of cosmic knowledge" in "good, clean, poetic prose."

The very warp and weft of Ferris' texts are subtle storytelling threads
that bring the reader to understand in words what scientists think of in
math. Take supersymmetry. It's a centerpiece of modern big-bang cosmology.
People win Nobel Prizes for achieving partial solutions to supersymmetry,
but it is very hard to explain to the nonphysicist. Most physicists you
ask get lost in jargon: gravitons, weak-gauge bosons and, uh, neutrinos --
yeah! Ferris just tells a story. Cosmologists believe, on the basis of some
evidence, that once upon a time all the forces of the universe (gravity,
electromagnetism and the strong and weak nuclear forces) were the same
force -- in a state of supersymmetry. Something happened soon after the big
bang to break supersymmetry and make these forces the radically different
entities they are today (they pull on different things and at different
strengths). If we can only figure out how they were once the same and
discover what split them, we'll have come a long way toward understanding the
origin of the universe.

Then comes a simple metaphor. In the beginning, the forces were a group of
pencils, held together and standing on their points. Looking down on them
from above, all you'd see was a neat group of identical erasers. But something
happened. The hand that held them let go, and the pencils fell out in
different directions. Now they look like separate items, like the
separate forces in the broken symmetry of today's universe.

That Ferris can create simple metaphors and entertaining stories is probably not surprising. He was born to writing and fell in love with science early and
actively.

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Ferris' father had been a journalist and a public affairs officer, but
hard times hit the family. The senior Ferris took his wife and two boys to the
truck-farming community of Deerfield Beach, Fla., where, just after World War II, they rented a house for $45 a month. Though his father drove a truck
for a living, young Timothy saw his father's passions emerge when he wrote
fiction on the weekends. His mother had once been a literary critic. These
parents encouraged their boys to enjoy literature, driving them once a month to
a bookstore in a neighboring town where each was allowed to buy one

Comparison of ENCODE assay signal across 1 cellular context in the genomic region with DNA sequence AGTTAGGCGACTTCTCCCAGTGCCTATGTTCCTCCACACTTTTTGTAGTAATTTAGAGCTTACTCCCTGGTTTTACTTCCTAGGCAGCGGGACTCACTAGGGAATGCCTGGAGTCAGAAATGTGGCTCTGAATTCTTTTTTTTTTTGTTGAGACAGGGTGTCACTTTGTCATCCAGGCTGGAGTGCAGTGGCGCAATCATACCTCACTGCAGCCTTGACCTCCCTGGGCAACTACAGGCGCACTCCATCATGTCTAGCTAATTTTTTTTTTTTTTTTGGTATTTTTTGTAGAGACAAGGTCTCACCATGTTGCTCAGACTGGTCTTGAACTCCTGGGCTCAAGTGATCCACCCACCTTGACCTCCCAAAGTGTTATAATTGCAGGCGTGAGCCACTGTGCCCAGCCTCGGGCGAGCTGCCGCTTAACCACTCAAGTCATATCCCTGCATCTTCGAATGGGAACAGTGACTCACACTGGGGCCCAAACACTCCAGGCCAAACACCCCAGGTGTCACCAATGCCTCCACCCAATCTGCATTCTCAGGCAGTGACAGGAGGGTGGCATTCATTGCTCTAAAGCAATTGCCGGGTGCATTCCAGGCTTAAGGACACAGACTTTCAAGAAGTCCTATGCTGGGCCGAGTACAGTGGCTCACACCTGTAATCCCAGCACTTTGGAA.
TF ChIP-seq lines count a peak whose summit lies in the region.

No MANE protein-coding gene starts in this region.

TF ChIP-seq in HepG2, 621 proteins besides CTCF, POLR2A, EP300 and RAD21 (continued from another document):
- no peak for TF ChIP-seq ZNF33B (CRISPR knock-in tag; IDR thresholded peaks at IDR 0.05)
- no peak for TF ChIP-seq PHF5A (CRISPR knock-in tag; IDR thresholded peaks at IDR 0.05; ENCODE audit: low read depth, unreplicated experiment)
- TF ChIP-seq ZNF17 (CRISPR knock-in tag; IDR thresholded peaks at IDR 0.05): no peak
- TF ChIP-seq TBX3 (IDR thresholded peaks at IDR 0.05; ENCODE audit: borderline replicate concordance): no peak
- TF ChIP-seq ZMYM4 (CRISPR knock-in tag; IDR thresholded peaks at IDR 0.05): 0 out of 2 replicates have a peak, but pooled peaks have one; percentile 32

hardcover book.

When he was 8, Ferris got a book called "The Child's History of the World,"
which was a tour of the Earth from astronomical and geological
perspectives. He's pretty sure he didn't read it all the way through, but Ferris says
the book hit him hard. "I just found it astonishing to realize that all of
this stuff, the sort of loamy soils of the fields in which I was playing as a
boy -- this is a small town in rural Florida -- that all this stuff hadn't
always been here. That it had had a history. And that if you wanted to
understand how it came to be part of the Earth, you had to understand
astronomical processes. So I started to study astronomy."

But never to be an astronomer. The literary lineage was too strong for
that and, says Ferris, the scientific ability too weak: Once in a
college astronomy class, he tried to measure the width of Lake Michigan, using an
astronomical technique called parallax. He came up with 800 miles wide, an
answer that was 700 miles too large.

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Instead, the young Ferris looked at
Mars through a backyard telescope and then wrote about it. When he was 16 he
acquired an agent for the science fiction novels and the astronomy
textbook he was writing, none of which was ever published.

Working-world realities pressed him after college into writing jobs with
steady incomes. Sitting on his top-of-the-world balcony
overlooking San Francisco Bay, he tells the story of growing
up dirt poor and pursuing writing because he loved it. He was warned, as
writers still are, that there is no money in this craft and only a select
few will make it. Why did Ferris become one of the select few? Like all
greats, because he created something new. He crossed a '70s funky-cool
style with a passion for hard science and came up with a product people loved.

After stints with UPI and the New York Post, Ferris took a job as the New
York bureau chief for Rolling Stone in 1971, a heady time to be at that
magazine, when rock's social revolution was in full force. Two years later, Ferris
wrote an article about cosmology called "How Do We Know Where We Are If
We've Never Been Anywhere Else?" It was an unusual piece for the magazine -- no
musical figures, no social relevance -- but there's no doubt, the piece was Rolling Stone cool. "That humans know they live in a galaxy is astonishing,"
Ferris wrote. "It is as though a society of plankton confined to an inlet in the Philippines had managed to draw a rough but accurate chart of the entire
Pacific Ocean." The article generated what Ferris calls surprising praise. People really liked it because it was simultaneously down to earth and
very far out. It was easy to read and they'd never read anything like it
before.

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That was it. Time to write a book.

"The Red Limit: The Search for the Edge of the Universe" came out in 1977